Danuta Sierhuis has made history. She is one of the first students to graduate from Carleton with an MA and a specialization in Digital Humanities.

As digital humanities have exploded around the globe over the past couple of years, Carleton launched this new collaborative specialization to help students rethink how the digital world is opening up a variety of new possibilities for the humanities.

Sierhuis has decided to pursue a career in museum education and community outreach so she wanted to explore how social media and digital technologies affect museum visitors, curators and artistic practice.

“I learned about the importance of digitizing museum and archival collections, different social media strategies that museums use to connect with their audiences, how to create 3D models of artifacts to make collections more accessible and also how augmented reality can make learning history more fun, and more” says Sierhuis.

She says the highlight of the program was the practicum. “I was given the opportunity to curate an online exhibition on the W. McAllister Johnson collection of rare books at Archives and Research Collections in the Carleton University Library, which challenged me to create a dynamic website and to display text creatively online,” says the new alumna.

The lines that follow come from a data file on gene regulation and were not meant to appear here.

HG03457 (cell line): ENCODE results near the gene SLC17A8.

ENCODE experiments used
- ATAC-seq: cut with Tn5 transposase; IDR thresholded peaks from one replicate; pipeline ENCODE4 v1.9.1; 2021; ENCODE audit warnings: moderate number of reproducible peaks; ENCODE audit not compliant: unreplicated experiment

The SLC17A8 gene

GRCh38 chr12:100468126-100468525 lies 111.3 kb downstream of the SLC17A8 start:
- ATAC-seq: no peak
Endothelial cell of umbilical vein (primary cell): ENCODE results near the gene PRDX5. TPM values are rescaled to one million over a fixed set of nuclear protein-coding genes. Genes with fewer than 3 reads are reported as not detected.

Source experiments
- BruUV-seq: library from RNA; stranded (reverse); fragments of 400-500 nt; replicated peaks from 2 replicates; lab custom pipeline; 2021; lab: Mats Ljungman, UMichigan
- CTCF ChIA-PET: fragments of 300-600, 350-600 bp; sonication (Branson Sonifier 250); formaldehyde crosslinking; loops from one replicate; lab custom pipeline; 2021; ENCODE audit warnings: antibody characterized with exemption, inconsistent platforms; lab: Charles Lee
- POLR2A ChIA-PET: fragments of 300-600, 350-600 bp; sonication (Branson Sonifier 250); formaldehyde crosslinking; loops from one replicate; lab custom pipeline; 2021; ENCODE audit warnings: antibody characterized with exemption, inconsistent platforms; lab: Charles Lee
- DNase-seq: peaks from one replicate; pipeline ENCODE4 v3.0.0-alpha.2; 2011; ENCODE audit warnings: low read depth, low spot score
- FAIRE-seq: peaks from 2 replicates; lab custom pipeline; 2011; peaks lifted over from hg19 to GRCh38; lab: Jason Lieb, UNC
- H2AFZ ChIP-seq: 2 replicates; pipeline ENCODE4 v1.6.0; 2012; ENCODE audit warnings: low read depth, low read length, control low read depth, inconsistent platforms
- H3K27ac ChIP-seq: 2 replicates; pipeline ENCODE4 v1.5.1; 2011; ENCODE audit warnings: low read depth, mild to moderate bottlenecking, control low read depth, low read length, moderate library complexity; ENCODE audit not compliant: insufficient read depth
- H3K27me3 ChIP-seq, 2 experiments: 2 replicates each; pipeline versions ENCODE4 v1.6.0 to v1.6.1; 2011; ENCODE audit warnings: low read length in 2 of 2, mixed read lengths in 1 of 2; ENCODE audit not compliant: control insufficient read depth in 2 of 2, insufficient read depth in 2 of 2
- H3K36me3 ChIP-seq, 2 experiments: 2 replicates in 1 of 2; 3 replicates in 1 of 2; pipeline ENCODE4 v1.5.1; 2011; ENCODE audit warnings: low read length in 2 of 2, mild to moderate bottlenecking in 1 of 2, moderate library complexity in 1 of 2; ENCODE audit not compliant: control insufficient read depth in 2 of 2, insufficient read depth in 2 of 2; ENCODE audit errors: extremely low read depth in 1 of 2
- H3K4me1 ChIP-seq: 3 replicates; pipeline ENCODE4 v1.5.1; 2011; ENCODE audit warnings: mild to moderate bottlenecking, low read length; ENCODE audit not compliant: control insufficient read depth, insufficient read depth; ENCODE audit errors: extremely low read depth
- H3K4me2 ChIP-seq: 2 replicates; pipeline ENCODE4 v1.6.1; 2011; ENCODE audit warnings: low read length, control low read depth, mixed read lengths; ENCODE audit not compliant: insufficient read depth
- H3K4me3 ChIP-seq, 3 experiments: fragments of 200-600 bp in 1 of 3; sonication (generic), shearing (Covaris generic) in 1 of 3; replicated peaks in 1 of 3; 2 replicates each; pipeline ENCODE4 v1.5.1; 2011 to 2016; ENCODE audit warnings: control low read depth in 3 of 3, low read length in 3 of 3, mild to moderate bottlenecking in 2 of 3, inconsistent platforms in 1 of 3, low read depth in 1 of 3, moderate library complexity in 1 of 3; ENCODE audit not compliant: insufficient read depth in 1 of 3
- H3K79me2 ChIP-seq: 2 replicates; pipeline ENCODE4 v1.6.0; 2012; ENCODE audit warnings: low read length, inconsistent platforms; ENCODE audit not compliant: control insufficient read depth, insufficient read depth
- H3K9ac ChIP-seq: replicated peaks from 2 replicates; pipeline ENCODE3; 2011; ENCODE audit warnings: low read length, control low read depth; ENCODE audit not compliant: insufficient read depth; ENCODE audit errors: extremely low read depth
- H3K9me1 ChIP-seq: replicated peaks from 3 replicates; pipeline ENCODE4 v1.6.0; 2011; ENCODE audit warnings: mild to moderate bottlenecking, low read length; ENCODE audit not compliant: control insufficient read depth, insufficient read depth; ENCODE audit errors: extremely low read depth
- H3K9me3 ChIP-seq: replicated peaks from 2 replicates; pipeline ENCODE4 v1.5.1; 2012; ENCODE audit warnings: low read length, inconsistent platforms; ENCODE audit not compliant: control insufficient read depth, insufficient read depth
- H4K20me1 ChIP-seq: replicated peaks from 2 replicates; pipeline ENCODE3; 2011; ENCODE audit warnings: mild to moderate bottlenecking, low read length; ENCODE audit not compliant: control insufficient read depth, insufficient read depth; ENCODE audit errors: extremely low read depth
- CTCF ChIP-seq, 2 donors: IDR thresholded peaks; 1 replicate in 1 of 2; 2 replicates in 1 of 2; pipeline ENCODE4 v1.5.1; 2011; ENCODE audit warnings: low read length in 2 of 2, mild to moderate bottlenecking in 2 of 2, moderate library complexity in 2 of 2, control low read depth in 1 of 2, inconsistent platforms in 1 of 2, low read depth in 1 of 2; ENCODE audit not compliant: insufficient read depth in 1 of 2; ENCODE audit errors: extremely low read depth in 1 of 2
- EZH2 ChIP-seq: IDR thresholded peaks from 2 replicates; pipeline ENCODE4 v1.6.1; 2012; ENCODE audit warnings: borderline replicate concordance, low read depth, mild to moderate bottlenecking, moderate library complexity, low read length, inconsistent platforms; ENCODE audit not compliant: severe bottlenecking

You can see that exhibition by clicking here.

Sierhuis’s research focused on the intersections of digital/internet art, curatorial practice and the challenges of exhibiting such ephemeral artworks in a museum space. She explored how internet art challenges traditional curatorial practice with regards to categorization, preservation, and how these artworks are changing the way the museum works in order to display them. Ultimately, she found that curators need to rethink their practices in order to effectively exhibit digital art and that there appears to be more collaboration between museum departments and curators.

Sierhuis says another highlight of the program for her was that it is so interdisciplinary. “Students in the program come from such varied educational backgrounds and interests that it challenges you to think about your own discipline and Digital Humanities differently. This also promotes the idea of collaboration between disciplines, which is a core element of DH.”

The Digital Humanities specialization is offered by 12 different master’s programs at Carleton.

Sierhuis graduated with an MA in Art History and a Specialization in Digital Humanities during the Spring 2014 Convocation.